3. Why did Covid mortality rates decrease with increasing latitude?

Were these trends with respect to Covid mortality also seen in other countries, or are they unique to North America? We begin with a look at CCD vs CMR, where we find the same distinct trend, albeit not quite as strong as in North America. 

Figure 17: Cumulative Covid deaths per year per 100k vs 2019 crude mortality rate, by continent

Figure 17 (above) excludes countries for which data reporting was thought to be particularly unreliable. It accounts for 5.2 billion people (66% of the world’s population), and 6.3 million reported Covid deaths (93% of all reported Covid mortality). Despite covering a period of three-and-a-half years, and representing billions of people, vastly different recording protocols, and distinctly different age profiles, the general trend is still observable. 

The yearly average fatality rate of Covid globally is 0.02% (6,949,436 reported Covid deaths ÷ 7,975,105,156 people ÷ 3.5 years), which represents only a small fraction of normal deaths in a given year. 

Although Figure 17 might at first appear to be somewhat cluttered, the following observations can be made: 

  1. Other than Peru, countries are reasonably clustered by continent so that, despite the fact that some countries had substantially higher Covid mortality rates,[6] one would be hard pressed to point out which country was which, were they not labelled. 
  2. African countries (excepting South Africa and Tunisia) cluster in what is basically a horizontal line, suggesting that Covid in Africa was independent of crude mortality rates. This was true despite a three-fold increase in CMR between countries. Total Covid deaths in this continent amounted to about 0.01% of the population, or a yearly average of 0.003%, which is a tiny fraction of normal deaths. 
  3. Covid rates in Asia and Australia, including New Zealand but excluding China (which is not shown), also form something of a horizontal line, again suggesting independence of CMR in these countries. It also suggests independence of government responses or vaccine uptake, since these varied widely. Covid deaths totalled about 0.06% of the population in these countries, or a yearly average of 0.017%. 
  4. North and South America, Europe, and the Middle East in general had Covid death rates that were proportional to their respective crude mortality rates. 

If we exclude African and Asian countries from the graph (as these showed no correlation with CMR), and if we exclude Peru (as a wild outlier), the plot of the remaining countries is as follows: 

Figure 18: CCD vs CMR by continent, excluding Africa, Asia, Australia, Peru 

The following observations may be made from Figure 18: 

  1. There is a near world-wide trend that total Covid mortality is linearly related to the 2019 CMR, despite a seven-fold increase in CMR. This implies that people continued to die at similar rates as they had prior to the Covid era. 
  2. The correlation here (R2 = 47%) is not as strong as in the USA (R2 = 67%). All things being considered, the correlation is still remarkably high. 
  3. Whereas in the USA the ratio of total Covid mortality to CMR typically increased with CMR (rising from 11% to 11.2%), for these countries this trend was slightly reversed, decreasing from 8% to 7.7%. This difference is, however, not statistically significant, given the variations from the best-fit line.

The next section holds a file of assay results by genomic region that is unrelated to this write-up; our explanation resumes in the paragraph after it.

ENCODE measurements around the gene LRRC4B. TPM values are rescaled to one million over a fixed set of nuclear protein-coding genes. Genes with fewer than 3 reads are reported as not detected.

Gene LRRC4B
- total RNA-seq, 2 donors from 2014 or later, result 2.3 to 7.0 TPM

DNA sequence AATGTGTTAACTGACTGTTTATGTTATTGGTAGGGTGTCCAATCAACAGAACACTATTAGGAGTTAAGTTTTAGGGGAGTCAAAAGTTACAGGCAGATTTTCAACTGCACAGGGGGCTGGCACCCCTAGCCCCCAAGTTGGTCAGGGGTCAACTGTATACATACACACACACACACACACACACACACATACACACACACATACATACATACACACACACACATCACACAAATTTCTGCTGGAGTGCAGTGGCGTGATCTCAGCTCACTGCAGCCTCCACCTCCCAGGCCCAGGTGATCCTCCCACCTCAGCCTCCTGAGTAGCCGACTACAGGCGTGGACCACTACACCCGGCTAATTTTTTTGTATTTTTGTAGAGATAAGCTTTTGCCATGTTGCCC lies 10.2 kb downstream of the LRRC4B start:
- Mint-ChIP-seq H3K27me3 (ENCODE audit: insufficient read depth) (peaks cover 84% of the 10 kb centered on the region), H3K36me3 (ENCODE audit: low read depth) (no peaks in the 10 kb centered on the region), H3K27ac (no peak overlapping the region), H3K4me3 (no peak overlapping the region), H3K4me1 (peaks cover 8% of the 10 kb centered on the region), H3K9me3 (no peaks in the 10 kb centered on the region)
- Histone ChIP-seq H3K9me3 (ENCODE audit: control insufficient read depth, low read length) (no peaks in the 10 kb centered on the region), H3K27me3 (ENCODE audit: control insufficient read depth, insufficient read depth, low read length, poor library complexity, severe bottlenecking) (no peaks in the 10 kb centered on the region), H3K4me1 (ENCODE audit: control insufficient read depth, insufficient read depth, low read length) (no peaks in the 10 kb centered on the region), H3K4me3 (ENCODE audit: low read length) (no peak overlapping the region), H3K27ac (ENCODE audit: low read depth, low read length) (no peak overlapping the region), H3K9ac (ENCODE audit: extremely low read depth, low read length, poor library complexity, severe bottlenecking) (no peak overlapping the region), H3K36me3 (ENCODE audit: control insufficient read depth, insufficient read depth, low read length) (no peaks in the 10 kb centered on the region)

To see if there was any correlation between the size of the population of a country and CCD, a plot was made that included the same list of countries. The results are shown below. 

Figure 19: CCD vs Population, by country. China and India were excluded to make the scale of the chart reasonable. 

Figure 19 reveals no obvious relationship between the number of people living in a country and CCD rates. If Covid had been a novel virus with an infection fatality rate (IFR) of 1% (as claimed by some), if neither lockdowns nor vaccines worked (as the evidence suggests), and if we allow three-and-a-half years for the novel virus to become endemic, then the above graph would have shown all countries falling on a horizontal line at CCD = 286. That this is the case may be proven as follows:

First, the equation for calculating CCD that we have used is:

If the entire population was exposed to Covid by the end of June 2023, then:

Inserting equation (2) into (1) gives:

Plugging a value of 1% for IFR into equation (3) gives CCD = 286, independent of population. In Figure 19 the countries in North and South America lie on an almost horizontal line at about CCD = 80, which would correspond to an IFR of 0.28%. Asia, including Australia and New Zealand, also approximates a horizontal line at about CCD = 18, (IFR = 0.06%). European countries, on the other hand, are scattered and show no trends. It is unlikely that the same disease could vary so drastically in its IFR simply by crossing borders or by travelling from one continent to the next (especially since it is claimed that the variants were common across the world). It is more likely that the term ‘Covid mortality’ was tracking something else other than a novel virus, such as deaths from bacterial pneumonia.[7, 8] Either way, it would appear that all the fuss, efforts, restrictions, and doses of Covid shots in America and Europe were a colossal failure: they only served to increase Covid deaths. 

World Latitude Considerations

Lastly, we plot cumulative Covid deaths against the latitude of each country that we have thus far included in our analysis. The results are shown below. 

Figure 20: CCD vs Latitude, colour-coded by continent

As can be seen from Figure 20, Asia (including Australia and New Zealand) and Africa reveal no correlation between Covid deaths and latitude. This was expected, since we already saw that Covid mortality in both regions was uniformly tiny.